Shadow on the Sun by R Julian Cox
|Shadow on the Sun by R Julian Cox|
|Reviewer: Sue Magee|
|Summary: An elegant conflation of fact and fiction make a complex but very readable eco thriller. R Julian Cox popped into Bookbag Towers to chat to us.|
|Buy? Yes||Borrow? Yes|
|Pages: 276||Date: August 2012|
|Publisher: Northern Lights Publishing|
|External links: Author's website|
There's always been a quandary for the ethically-minded scientist - what to do when your scientific discoveries can be used for less-than-ethical purposes. Robert Oppenheimer faced this problem when his work as a theoretical physicist resulted in the atomic bombings of Hiroshima and Nagasaki. Dr Jonathan Anderson faces a similar situation and - unbelievably - the consequences could be even more far reaching than the consequences of Oppenheimer's work. There's a conflict with his strong religious beliefs as well as with his professional ethics.
On a more benign note some students from Exeter University are involved in an archaeological dig. Can they really have found an aeronautical escape capsule which has apparently been buried for hundreds of years?
It's the near future and an American president has a pressing problem to do with an accumulation of nuclear waste and how to dispose of it. Not a presidential problem, you might be thinking? Well the science of predicting when earthquakes are going to occur has advanced considerably of late and there's a more than reasonable certainty that one is going to occur along the San Andreas fault in a matter of months. Unless the contaminated waste can be disposed of before that happens some twelve million people are going to need to be evacuated. By comparison the effects of Hurricane Katrina would seem almost benign if a large area of the USA became uninhabitable for hundreds of thousands of years. Then some sensitive information goes missing...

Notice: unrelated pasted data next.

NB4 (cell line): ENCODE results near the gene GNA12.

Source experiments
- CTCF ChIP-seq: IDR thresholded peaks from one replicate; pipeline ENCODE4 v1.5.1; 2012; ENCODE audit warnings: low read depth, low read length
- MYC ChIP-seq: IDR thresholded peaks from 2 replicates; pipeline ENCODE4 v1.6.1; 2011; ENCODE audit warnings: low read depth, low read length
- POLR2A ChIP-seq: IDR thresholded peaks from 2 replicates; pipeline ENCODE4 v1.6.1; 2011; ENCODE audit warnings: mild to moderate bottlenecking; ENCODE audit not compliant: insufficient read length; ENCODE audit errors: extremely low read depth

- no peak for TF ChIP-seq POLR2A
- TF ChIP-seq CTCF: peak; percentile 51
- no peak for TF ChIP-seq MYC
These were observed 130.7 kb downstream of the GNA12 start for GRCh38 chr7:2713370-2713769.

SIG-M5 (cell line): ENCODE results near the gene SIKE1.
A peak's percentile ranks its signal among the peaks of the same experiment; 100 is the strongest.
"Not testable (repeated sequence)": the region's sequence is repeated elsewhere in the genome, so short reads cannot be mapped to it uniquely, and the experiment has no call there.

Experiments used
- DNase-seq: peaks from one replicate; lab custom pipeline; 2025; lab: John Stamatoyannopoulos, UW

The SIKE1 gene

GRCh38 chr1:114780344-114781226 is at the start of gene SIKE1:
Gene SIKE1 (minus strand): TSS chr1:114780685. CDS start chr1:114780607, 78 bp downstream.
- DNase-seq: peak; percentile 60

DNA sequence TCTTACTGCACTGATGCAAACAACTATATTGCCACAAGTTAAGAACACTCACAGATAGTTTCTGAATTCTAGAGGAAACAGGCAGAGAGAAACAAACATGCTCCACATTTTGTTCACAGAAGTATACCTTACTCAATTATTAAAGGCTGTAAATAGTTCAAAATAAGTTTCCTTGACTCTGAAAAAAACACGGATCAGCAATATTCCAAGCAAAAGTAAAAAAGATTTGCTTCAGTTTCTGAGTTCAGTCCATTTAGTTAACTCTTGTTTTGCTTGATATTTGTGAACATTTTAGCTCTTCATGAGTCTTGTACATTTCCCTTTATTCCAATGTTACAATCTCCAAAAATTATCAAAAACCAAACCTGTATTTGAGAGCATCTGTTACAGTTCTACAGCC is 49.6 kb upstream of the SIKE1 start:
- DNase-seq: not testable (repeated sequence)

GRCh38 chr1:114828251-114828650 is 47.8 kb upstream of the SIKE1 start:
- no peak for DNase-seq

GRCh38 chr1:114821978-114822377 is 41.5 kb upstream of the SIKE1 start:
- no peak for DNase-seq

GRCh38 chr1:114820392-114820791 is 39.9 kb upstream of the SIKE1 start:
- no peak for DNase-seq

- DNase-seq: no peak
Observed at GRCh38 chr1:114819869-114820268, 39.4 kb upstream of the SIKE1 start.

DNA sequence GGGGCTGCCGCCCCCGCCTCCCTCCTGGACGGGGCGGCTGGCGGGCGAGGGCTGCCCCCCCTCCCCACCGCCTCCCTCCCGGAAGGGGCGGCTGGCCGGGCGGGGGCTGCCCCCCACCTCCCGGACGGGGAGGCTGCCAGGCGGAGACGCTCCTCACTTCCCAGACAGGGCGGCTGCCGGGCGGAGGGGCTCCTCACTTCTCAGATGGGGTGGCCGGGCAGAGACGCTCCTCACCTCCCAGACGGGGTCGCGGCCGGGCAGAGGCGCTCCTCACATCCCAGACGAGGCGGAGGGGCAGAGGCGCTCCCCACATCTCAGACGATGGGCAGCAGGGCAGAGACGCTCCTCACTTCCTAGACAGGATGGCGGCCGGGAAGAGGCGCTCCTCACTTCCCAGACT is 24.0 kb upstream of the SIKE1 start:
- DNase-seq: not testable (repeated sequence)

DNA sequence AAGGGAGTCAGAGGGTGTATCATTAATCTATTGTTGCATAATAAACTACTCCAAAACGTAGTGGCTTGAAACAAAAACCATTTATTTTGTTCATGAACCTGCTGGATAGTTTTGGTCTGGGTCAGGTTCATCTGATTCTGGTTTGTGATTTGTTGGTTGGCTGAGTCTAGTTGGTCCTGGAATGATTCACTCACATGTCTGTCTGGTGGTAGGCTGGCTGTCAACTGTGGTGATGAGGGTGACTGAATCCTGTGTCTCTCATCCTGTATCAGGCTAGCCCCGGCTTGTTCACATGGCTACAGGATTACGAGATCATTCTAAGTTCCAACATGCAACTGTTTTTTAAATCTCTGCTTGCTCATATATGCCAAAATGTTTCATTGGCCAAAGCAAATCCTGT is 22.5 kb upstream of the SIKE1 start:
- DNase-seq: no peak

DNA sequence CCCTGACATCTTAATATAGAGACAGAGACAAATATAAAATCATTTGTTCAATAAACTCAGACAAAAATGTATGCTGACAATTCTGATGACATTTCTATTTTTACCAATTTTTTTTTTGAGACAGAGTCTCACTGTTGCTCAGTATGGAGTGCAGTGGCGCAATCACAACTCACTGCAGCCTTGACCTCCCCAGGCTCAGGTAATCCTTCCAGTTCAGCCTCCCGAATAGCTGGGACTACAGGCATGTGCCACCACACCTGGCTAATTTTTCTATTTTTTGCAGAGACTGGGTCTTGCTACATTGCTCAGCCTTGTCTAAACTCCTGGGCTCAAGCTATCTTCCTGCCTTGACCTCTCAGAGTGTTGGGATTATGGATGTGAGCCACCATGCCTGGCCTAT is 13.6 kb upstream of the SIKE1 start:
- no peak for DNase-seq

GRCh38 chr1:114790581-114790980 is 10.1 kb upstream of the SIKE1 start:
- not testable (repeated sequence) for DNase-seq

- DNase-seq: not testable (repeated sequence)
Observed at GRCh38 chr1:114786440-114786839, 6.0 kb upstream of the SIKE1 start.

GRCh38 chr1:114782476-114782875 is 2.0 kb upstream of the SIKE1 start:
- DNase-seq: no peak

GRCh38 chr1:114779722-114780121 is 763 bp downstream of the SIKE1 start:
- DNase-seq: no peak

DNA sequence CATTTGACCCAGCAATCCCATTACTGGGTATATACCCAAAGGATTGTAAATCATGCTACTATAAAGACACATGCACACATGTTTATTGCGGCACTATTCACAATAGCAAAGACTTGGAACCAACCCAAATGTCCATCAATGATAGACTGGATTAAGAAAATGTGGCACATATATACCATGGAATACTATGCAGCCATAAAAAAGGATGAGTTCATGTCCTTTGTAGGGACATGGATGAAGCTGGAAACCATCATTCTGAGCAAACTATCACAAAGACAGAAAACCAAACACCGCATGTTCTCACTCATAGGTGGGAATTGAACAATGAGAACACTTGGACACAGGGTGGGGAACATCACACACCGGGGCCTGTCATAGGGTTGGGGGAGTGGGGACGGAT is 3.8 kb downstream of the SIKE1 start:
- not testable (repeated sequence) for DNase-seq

You might think that I've told you rather a lot about the plot, but I haven't. It's very meaty and there's an elegant mix of fact and fiction. The plot is complex too and for a while I did wonder where we were going but - have faith - it all knits together well and leaves you wondering exactly where fact finished and fiction began. The male characters are stronger than the female and I liked the quietly thoughtful Jonathan Anderson and Santos, the security officer. They're at opposite ends of the machismo scale but both come off the page well and it's a story which is going to be enjoyed by men and women.
The story will be continued but the ending is sufficiently satisfying that you don't feel as though you've been left on the edge of the cliff. Besides, the fact that's in the story is thought-provoking and since I finished reading my mind's been off into corners not often visited. I'd like to thank the author for sending a copy to the Bookbag.
You can read more about R Julian Cox here.
R Julian Cox popped into Bookbag Towers to chat to us.
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